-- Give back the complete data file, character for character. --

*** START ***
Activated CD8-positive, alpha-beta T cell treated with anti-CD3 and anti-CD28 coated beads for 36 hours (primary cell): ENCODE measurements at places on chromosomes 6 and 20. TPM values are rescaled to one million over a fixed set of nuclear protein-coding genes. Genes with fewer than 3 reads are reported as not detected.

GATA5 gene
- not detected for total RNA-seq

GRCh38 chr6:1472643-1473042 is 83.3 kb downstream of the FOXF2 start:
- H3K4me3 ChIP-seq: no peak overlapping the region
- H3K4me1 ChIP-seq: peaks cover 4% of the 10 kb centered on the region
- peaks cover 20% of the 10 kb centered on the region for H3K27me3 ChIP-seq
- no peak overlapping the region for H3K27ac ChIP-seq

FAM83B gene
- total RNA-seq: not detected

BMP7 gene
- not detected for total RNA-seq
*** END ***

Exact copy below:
Activated CD8-positive, alpha-beta T cell treated with anti-CD3 and anti-CD28 coated beads for 36 hours (primary cell): ENCODE measurements at places on chromosomes 6 and 20. TPM values are rescaled to one million over a fixed set of nuclear protein-coding genes. Genes with fewer than 3 reads are reported as not detected.

GATA5 gene
- not detected for total RNA-seq

GRCh38 chr6:1472643-1473042 is 83.3 kb downstream of the FOXF2 start:
- H3K4me3 ChIP-seq: no peak overlapping the region
- H3K4me1 ChIP-seq: peaks cover 4% of the 10 kb centered on the region
- peaks cover 20% of the 10 kb centered on the region for H3K27me3 ChIP-seq
- no peak overlapping the region for H3K27ac ChIP-seq

FAM83B gene
- total RNA-seq: not detected

BMP7 gene
- not detected for total RNA-seq